OK, realistically someone shot through the heart will be most likely be more worried about that than about continuing to try and hurt you. But they might not be. If you are in a shooting you are already in a worst-case scenario. Can you afford to bet your attacker will stop or surrender before they are forced to by their body’s failure?

“But Tinker,” I hear you cry, “I use the latest high-tech defensive ammo on the planet! Surely that improves my odds!”

Yes, yes it does. Let’s take a look at how much it increases your odds. The first thing is that the bullet must penetrate deeply enough to hit the cardiovascular system or central nervous system. A pistol bullet won’t damage it if it doesn’t reach it. Conventional modern defensive ammunition is good at doing this, so we’ll take it as a given.

Medical Examiners and ballistics experts pretty much agree that ballistic gel is a fair approximation of human tissue. A bullet that performs well in real life typically performs similarly in gel. All other things being equal a modern defensive bullet will produce a similar permanent wound channel in either flesh or ballistic gel. So how big a permanent wound channel do modern, high-tech super-bullets produce? It varies from test to test, but top notch stuff produces a permanent wound cavity 1-1/4 to 2 inches in diameter.

What this means is that if your bullet performs ideally you have increased your margin of error by about 1 inch. At the most. At the most you can miss a vital structure by as much as one inch. Of course with multiple hits near together those inches overlap, which helps. Yep, the last one hundred years of bullet development have given you up to a one inch margin for error.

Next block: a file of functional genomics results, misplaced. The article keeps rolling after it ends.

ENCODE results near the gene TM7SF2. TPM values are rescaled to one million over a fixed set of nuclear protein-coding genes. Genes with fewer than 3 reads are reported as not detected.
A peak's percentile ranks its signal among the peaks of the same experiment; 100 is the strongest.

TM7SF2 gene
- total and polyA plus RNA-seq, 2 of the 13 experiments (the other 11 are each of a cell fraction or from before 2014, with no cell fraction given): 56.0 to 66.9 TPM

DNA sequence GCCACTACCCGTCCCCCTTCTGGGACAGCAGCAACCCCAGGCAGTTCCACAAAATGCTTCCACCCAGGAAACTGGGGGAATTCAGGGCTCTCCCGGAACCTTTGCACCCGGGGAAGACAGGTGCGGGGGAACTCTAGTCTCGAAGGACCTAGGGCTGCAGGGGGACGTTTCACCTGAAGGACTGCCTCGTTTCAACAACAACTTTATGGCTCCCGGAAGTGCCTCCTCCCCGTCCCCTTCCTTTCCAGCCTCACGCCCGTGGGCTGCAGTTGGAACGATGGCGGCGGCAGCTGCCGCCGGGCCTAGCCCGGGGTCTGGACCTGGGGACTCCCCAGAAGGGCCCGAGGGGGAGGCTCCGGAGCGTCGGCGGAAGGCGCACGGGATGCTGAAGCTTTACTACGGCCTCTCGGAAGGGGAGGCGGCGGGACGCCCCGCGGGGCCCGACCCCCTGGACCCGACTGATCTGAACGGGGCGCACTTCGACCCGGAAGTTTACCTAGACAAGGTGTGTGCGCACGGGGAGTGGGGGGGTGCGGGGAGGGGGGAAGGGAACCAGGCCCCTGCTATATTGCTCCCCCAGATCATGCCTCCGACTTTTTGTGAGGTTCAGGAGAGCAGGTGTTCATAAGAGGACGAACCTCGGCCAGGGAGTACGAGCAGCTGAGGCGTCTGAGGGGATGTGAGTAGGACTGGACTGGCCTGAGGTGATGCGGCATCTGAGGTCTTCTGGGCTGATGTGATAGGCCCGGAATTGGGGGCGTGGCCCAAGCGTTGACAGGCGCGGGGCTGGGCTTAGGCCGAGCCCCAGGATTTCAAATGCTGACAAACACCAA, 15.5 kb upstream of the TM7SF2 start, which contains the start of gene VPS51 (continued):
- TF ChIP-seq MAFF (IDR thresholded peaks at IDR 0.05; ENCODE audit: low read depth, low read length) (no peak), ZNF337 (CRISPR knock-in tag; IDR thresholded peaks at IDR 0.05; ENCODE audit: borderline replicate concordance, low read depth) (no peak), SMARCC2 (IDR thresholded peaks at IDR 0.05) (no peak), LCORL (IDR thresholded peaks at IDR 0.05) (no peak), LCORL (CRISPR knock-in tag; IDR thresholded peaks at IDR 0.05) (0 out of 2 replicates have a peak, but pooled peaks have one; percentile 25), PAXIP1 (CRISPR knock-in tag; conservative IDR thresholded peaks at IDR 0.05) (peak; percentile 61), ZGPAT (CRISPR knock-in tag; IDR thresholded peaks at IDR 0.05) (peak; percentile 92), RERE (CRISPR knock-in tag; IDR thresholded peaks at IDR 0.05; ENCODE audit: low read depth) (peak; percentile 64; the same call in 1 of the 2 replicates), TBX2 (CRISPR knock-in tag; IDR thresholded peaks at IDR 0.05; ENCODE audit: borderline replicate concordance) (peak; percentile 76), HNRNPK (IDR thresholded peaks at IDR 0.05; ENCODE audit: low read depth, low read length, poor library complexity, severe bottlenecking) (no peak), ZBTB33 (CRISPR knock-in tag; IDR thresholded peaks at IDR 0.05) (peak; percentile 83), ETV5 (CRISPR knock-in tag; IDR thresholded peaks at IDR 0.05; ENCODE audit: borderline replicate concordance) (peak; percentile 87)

Don’t despair though; the odds that you will ever need to shoot someone are vanishingly slim; the odds that you will encounter a person absolutely committed and mentally prepared to take you out at all costs are much, much slimmer.

OK, you’re using a service caliber weapon with state-of-the-art ammo. What else can you do to increase that tiny margin for error that you have bought? Practice, of course. As much as you can stand. Practice dry-fire. Practice deployment and presentation. Practice with your strong and weak hand. Practice reloading and clearing jams. Shoot as much and as realistically as is practical. When the excrement hits the rotary impeller and the rational, civilized part of your brain is gibbering with fear and denial you will do as you have trained to do, and your odds will be better than average of things working out. If you have practiced.

Yep, we’re back to the bad news; more than your wonder-gun, more than your miracle ammo, whether or not you survive is all on you. Sorry about that.

Tinker Pearce, 24 March 2017